Background: Adverse drug events after hospital discharge are common and often serious. These events may result from provider errors or patient misunderstanding.
Objective: To determine the prevalence of medication reconciliation errors and patient misunderstanding of discharge medications.
Design: Prospective cohort study
Subjects: Patients over 64 years of age admitted with heart failure, acute coronary syndrome or pneumonia and discharged to home.
Main measures: We assessed medication reconciliation accuracy by comparing admission to discharge medication lists and reviewing charts to resolve discrepancies. Medication reconciliation changes that did not appear intentional were classified as suspected provider errors. We assessed patient understanding of intended medication changes through post-discharge interviews. Understanding was scored as full, partial or absent. We tested the association of relevance of the medication to the primary diagnosis with medication accuracy and with patient understanding, accounting for patient demographics, medical team and primary diagnosis.
Key results: A total of 377 patients were enrolled in the study. A total of 565/2534 (22.3 %) of admission medications were redosed or stopped at discharge. Of these, 137 (24.2 %) were classified as suspected provider errors. Excluding suspected errors, patients had no understanding of 142/205 (69.3 %) of redosed medications, 182/223 (81.6 %) of stopped medications, and 493 (62.0 %) of new medications. Altogether, 307 patients (81.4 %) either experienced a provider error, or had no understanding of at least one intended medication change. Providers were significantly more likely to make an error on a medication unrelated to the primary diagnosis than on a medication related to the primary diagnosis (odds ratio (OR) 4.56, 95 % confidence interval (CI) 2.65, 7.85, p<0.001). Patients were also significantly more likely to misunderstand medication changes unrelated to the primary diagnosis (OR 2.45, 95 % CI 1.68, 3.55), p<0.001).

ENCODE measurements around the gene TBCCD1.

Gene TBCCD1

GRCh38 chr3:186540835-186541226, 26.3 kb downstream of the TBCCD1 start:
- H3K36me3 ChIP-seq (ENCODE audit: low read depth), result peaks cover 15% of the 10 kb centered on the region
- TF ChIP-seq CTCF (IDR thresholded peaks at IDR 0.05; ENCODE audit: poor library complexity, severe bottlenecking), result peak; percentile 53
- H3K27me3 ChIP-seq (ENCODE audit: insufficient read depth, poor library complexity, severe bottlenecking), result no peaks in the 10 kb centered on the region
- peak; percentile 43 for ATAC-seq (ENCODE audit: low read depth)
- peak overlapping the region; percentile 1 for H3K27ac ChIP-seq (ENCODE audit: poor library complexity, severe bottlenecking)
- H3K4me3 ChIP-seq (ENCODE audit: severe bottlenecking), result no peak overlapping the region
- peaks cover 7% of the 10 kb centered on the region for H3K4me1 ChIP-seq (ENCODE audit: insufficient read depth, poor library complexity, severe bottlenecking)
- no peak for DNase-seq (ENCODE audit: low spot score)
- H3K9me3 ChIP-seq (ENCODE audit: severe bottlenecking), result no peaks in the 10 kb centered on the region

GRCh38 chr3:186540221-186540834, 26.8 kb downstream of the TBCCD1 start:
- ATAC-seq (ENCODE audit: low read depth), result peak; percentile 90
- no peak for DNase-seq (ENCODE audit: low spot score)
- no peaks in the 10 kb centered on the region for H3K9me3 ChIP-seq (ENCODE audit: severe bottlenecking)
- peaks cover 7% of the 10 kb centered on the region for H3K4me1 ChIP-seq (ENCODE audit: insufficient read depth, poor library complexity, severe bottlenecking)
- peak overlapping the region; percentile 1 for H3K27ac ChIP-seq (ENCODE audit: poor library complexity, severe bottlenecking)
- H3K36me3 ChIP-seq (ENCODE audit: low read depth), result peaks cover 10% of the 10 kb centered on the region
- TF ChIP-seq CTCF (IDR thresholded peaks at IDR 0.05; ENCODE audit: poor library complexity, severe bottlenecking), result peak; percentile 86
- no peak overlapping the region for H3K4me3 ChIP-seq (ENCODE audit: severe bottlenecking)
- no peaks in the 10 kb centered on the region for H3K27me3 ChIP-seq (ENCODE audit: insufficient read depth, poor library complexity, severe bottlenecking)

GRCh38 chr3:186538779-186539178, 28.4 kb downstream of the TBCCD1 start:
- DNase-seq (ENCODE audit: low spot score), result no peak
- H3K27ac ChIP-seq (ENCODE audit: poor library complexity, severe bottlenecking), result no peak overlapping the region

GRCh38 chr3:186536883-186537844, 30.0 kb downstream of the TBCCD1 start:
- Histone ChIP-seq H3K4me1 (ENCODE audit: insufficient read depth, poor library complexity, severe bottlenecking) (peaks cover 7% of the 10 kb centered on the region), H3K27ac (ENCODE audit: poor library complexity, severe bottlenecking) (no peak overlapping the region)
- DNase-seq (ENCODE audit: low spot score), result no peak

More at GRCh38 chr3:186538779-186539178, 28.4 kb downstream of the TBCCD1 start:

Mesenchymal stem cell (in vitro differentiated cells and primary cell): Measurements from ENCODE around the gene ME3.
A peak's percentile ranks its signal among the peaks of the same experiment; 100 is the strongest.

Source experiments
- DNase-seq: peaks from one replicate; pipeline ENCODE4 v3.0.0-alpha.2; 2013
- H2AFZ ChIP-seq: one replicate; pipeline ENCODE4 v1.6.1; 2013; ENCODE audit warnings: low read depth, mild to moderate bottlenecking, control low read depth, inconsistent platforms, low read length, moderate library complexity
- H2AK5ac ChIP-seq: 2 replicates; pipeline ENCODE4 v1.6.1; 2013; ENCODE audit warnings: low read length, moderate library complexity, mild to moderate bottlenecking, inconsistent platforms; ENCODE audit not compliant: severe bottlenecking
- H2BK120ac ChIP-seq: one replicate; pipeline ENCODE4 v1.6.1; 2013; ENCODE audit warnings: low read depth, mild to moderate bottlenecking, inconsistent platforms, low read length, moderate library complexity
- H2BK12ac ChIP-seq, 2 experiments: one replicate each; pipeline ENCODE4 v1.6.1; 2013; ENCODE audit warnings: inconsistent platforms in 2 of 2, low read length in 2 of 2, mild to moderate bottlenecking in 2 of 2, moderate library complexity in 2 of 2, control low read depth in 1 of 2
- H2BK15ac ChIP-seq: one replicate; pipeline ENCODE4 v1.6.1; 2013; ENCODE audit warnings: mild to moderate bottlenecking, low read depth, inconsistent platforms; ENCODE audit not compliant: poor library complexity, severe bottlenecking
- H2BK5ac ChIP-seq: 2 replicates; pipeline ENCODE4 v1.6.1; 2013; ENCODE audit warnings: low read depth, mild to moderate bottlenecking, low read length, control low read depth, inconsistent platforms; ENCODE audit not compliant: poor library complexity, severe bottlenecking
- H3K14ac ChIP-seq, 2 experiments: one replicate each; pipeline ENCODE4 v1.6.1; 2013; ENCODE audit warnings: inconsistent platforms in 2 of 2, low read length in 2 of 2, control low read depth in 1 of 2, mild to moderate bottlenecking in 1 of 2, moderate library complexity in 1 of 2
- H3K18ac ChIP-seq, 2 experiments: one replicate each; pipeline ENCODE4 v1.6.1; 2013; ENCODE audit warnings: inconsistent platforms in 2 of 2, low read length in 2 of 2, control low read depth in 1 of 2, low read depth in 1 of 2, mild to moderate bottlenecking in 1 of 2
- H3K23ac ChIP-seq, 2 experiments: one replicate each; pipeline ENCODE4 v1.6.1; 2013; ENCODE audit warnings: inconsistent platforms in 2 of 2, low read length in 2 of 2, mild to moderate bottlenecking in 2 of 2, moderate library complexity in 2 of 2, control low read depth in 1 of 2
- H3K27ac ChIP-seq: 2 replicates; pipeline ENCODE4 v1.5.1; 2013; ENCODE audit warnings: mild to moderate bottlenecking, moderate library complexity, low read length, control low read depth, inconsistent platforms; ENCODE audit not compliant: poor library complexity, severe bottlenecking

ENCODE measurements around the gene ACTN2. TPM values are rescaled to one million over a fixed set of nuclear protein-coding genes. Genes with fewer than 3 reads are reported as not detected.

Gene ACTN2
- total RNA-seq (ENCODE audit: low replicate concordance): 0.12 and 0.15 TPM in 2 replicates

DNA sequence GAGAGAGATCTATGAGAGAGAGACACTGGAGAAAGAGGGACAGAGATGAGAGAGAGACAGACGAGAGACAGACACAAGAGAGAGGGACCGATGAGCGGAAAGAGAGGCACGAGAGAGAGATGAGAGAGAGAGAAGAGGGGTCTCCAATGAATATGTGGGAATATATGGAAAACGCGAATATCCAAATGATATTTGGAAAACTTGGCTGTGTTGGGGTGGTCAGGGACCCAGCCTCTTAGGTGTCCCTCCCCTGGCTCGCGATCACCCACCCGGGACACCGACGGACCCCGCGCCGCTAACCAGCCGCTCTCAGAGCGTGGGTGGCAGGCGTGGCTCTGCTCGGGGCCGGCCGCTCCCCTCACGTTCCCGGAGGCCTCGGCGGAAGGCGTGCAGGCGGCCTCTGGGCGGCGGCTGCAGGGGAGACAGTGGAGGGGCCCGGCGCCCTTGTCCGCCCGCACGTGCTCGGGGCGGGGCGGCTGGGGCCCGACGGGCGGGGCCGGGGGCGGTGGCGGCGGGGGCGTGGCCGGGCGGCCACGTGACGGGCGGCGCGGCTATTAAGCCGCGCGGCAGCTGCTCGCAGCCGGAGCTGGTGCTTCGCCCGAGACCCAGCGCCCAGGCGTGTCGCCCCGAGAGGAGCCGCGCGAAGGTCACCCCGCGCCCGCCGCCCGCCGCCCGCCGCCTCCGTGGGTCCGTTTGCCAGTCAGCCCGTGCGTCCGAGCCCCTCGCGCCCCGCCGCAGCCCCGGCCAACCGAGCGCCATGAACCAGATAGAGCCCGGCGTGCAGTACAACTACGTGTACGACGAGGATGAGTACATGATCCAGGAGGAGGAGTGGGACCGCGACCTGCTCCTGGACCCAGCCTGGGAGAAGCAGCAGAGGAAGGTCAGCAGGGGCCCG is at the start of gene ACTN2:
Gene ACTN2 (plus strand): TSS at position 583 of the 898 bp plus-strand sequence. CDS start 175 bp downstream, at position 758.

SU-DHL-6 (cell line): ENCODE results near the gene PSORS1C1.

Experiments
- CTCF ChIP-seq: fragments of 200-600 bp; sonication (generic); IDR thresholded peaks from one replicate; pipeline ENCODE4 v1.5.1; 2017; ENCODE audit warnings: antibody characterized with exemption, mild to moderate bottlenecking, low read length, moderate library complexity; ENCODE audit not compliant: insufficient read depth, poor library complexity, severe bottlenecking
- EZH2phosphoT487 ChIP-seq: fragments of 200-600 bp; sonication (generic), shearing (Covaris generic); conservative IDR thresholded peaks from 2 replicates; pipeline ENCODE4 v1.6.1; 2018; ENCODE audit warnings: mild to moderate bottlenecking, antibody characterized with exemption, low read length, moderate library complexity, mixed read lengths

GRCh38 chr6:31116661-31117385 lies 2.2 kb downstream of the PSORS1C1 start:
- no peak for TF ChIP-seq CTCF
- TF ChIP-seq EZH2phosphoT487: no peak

Conclusions: Medication reconciliation and patient understanding are inadequate in older patients post-discharge. Errors and misunderstandings are particularly common in medications unrelated to the primary diagnosis. Efforts to improve medication reconciliation and patient understanding should not be disease-specific, but should be focused on the whole patient.